Published: Mar. 15, 2010
Updated: Aug. 22, 2011
In select cases, your surgeon may decide to augment the results of routine prostate biopsies performed in the clinic setting -- transrecal ultrasound biopsy (TRUS biopsy) -- with an additional procedure termed three dimensional (3-D) transperineal mapping biopsy.
The added precision of this technique will allow your surgeon to determine if focal therapy treating only the cancerous portion of the prostate is appropriate.
Approximately 1/5th of prostate cancers are localized, meaning there is only one “focal” area of cancer. The routine biopsies that are performed in clinic do not take enough tissue or sample enough areas of the prostate to determine whether a cancer is truly localized to only one area.
In this situation 3-D transperineal mapping biopsies offer additional information to determine if focal therapy is appropriate. If focal therapy is feasible, rather than having the entire prostate gland undergo therapy, it may be possible to only treat the portion of the prostate with cancer.
This has implications for potentially lowering the side effects affecting the control of urine (continence) and maintenance of erectile function (potency). Also, focal therapy can often be done as an outpatient, rarely requiring an overnight stay.
Because 3-D transperineal mapping biopsies take samples from areas of the prostate that cannot be reached transrectally -- which is the way biopsies are performed in clinic -- sometimes this technique can also be used in patients where there is high suspicion for cancer but previous biopsies have been negative.
Due to the greater number of biopsy samples as well as the more complete sampling of prostate tissue, the accuracy of detecting cancers is improved, and the likelihood of missing a clinically significant cancer is decreased.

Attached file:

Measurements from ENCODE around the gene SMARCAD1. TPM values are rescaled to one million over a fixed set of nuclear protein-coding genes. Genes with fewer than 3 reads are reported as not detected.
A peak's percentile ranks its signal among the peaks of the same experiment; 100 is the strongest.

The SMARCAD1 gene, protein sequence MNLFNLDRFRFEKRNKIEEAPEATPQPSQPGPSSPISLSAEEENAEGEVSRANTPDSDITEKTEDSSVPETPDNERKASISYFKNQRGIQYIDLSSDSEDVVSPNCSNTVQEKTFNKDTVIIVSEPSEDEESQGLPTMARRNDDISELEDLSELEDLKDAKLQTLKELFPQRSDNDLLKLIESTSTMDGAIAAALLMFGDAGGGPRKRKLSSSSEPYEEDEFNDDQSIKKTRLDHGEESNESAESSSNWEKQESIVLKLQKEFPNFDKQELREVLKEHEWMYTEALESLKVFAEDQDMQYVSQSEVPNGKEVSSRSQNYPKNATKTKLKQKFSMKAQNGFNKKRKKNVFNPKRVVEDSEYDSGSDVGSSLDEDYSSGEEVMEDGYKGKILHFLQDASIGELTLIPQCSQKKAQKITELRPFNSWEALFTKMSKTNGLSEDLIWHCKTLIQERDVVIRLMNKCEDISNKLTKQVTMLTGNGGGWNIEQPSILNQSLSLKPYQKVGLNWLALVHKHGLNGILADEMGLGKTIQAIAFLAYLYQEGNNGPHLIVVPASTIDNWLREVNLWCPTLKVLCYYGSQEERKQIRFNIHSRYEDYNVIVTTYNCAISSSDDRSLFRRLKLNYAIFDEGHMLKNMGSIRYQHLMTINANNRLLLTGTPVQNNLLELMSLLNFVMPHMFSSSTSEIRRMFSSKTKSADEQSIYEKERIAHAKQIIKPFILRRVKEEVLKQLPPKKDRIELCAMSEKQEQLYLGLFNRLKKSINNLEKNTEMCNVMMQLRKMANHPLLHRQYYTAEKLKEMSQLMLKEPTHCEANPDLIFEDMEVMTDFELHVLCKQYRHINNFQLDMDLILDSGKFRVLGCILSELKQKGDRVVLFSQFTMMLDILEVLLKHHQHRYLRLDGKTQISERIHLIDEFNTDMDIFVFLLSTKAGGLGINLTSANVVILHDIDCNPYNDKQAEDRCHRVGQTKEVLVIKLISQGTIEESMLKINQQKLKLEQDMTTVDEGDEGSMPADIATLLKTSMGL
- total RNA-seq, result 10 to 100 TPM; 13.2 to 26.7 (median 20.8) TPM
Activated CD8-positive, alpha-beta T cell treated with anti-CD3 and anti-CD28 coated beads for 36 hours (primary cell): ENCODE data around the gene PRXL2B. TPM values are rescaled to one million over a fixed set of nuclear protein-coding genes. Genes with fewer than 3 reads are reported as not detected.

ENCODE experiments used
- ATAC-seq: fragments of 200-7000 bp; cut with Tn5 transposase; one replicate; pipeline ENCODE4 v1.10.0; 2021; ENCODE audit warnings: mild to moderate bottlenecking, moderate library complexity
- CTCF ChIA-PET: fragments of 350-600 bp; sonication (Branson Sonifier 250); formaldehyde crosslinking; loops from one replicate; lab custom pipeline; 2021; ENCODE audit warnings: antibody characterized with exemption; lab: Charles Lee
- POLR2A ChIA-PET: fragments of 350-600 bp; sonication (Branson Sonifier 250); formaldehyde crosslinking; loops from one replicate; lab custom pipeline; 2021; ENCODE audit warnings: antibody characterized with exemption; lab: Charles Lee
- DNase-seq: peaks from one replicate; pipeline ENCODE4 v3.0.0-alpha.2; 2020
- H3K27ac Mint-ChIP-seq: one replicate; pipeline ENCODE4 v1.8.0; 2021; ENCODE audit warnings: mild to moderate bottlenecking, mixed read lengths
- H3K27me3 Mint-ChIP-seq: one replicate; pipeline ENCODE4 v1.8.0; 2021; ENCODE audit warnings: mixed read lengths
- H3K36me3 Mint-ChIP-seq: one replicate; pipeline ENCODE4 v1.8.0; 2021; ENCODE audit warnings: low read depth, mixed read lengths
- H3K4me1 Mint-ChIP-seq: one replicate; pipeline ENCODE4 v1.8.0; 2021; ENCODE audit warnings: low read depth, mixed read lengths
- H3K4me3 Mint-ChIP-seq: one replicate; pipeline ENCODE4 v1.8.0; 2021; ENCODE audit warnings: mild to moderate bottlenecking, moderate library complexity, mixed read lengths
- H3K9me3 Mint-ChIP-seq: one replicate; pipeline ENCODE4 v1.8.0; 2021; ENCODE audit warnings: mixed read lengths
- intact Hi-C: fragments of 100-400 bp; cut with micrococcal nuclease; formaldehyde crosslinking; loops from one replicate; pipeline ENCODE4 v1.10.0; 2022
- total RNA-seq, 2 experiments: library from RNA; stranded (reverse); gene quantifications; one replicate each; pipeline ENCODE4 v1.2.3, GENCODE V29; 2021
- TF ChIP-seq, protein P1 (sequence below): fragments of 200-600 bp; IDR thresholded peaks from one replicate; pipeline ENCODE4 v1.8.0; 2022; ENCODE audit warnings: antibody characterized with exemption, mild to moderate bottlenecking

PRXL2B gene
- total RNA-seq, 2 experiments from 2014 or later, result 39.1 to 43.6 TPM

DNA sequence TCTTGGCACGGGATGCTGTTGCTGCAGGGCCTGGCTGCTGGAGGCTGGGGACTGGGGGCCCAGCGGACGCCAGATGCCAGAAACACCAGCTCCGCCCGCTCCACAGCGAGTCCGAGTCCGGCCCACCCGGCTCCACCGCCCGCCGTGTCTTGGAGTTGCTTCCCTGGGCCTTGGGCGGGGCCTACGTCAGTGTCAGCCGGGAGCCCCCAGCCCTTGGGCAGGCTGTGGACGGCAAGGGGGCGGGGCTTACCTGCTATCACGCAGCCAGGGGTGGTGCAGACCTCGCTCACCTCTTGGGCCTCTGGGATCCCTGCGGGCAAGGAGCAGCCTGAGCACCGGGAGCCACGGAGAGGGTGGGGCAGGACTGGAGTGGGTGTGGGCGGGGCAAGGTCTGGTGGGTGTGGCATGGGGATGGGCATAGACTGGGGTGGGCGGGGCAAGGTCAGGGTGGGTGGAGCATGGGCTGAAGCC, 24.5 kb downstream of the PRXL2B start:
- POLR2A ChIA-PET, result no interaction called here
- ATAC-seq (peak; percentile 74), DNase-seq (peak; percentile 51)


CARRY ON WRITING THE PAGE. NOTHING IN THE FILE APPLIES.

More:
In some patients active surveillance (sometimes referred to as “watchful waiting”) of a known prostate cancer may be chosen. This implies that the cancer can be regularly monitored during a period of time and active therapy (e.g. radical surgery, cryotherapy, radiation, etc.) deferred until the clinical characteristics change.
To more clearly ensure that the cancer is appropriate for surveillance (i.e., it is not of an aggressive Gleason grade or is of high volume) 3-D transperineal mapping biopsies could be considered, as this method is currently the best way to acquire information regarding the extent of cancer.
For men who choose active surveillance, age and overall health will determine the evaluation and follow-up schedule.
In this manner, other areas within the prostate will be sampled to ensure accounting for all cancer foci. The mapping biopsies could be used later as well for surgical/focal therapy planning if active therapy is elected.
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